I wonder what amateur investors could do if they had more serious motives than hatred of elite short-sellers? What if they had the motive, for example, of returning the Walt Disney Company to the principles of Walt Disney? I do not endorse the ambiguity (how much fictional and how much nonfictional) of the book reviewed below. But the GameStop and AMC episodes are intriguing proofs-of-concept.
(p. A15) Until late last year, GameStop was a typical and not very successful corporation. The company sold videogames through a chain of retail outlets and lost money on every sale. But its stock caught the interest of small investors who traded on Robinhood, a mobile trading app, and the stock began to levitate.
From single digits in October 2020 the stock price doubled to 20 late last year. Then, over a few manic days in January, it vaulted “like a lid flying off a pot,” as Ben Mezrich puts it in “The Antisocial Network.” It went up to 77, then 148, then 348 and then an intraday high of 483—at which point GameStop was worth more than $30 billion. Briefly, it was the most heavily traded issue on the stock market.
The source of the mayhem was, to borrow from the book’s subtitle, “a ragtag group of amateur traders.” Few of the devotees who flocked to GameStop thought of themselves as even armchair security analysts. They were infected by crowd psychology and, in some cases, driven by the hope that the high price would punish well-to-do short sellers.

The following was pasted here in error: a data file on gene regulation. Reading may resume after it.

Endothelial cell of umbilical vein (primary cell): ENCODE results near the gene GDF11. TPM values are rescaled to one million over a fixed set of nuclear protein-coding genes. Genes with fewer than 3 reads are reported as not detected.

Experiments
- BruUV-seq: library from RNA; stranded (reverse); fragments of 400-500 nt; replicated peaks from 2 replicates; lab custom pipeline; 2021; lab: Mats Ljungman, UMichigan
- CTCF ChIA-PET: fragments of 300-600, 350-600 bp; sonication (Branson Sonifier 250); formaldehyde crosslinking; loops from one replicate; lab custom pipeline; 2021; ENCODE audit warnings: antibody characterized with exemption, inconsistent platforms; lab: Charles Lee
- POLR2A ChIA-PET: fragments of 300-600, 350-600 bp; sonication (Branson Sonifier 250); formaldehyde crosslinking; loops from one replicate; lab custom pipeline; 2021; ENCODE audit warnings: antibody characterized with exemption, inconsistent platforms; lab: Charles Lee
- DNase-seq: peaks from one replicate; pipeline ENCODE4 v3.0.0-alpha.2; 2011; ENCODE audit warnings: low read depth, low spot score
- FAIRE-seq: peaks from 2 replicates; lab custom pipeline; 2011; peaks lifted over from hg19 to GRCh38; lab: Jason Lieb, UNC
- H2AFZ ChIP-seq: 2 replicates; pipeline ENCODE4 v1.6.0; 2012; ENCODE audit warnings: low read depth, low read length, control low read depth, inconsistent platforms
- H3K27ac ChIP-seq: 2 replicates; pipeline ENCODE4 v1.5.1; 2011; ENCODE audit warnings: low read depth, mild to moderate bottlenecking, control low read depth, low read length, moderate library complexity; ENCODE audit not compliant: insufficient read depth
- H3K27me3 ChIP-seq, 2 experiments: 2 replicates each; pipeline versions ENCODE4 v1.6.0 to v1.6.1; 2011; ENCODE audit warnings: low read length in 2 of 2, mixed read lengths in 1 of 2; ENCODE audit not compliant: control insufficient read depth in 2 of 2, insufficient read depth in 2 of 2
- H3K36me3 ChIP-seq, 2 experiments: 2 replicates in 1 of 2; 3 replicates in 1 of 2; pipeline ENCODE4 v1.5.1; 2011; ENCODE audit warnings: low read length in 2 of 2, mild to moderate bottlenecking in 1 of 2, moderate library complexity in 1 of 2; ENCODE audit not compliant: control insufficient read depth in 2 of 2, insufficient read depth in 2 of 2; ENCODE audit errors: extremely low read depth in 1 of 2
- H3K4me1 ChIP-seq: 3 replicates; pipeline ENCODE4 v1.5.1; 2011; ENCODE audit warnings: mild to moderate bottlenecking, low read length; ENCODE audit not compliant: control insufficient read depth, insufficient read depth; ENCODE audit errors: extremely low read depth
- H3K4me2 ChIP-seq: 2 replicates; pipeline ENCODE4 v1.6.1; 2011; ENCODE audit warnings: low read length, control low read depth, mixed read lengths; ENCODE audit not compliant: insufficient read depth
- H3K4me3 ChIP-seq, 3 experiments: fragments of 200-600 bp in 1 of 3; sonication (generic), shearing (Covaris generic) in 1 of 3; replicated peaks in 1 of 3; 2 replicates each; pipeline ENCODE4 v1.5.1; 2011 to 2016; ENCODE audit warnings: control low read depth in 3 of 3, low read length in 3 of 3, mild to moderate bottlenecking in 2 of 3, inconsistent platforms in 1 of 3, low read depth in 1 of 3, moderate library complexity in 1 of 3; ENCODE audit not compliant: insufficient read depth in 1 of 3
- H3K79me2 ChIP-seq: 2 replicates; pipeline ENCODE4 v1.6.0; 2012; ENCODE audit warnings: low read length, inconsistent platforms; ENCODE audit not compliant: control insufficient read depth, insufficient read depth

. . .
Even when the price hit the stratosphere, retail buyers professed not to be worried. They would “never” sell; they weren’t concerned with the possibility of losing money. “Oh im [sic] fully aware that I may end up a bagholder,” went one post. “But it’s worth being a bagholder to stick it to those Wall Street f—s who’ve gamed the system for so long at our expense.”
To Mr. Mezrich, such fulminations suggest that a revolution is a-coming. His thesis is vented in excited metaphors. The “pillars” of Wall Street are shaking; Melvin Capital faces an “existential moment” (which, actually, it survived); angry traders constitute a “millennial version of the French Revolution.”
A little of this gas comes from investors; most of it is supplied by Mr. Mezrich. “The Antisocial Network” is built on scenes that the author has re-created; quotation marks, in the main, are conveniently absent. He writes of one novice but gung-ho investor, who worked in a hair salon: “She believed something deeper was happening.” Did she say that? Is it a paraphrase? Is it what Mr. Mezrich thinks she believed?
For the full review, see:
(Note: ellipsis added.)
(Note: the online version of the review has the date September 6, 2021, and has the title “BOOKSHELF; ‘The Antisocial Network’ Review: Let Them Eat Shorts.”)
The book under review is:
Mezrich, Ben. The Antisocial Network: The GameStop Short Squeeze and the Ragtag Group of Amateur Traders That Brought Wall Street to Its Knees. New York: Grand Central Publishing, 2021.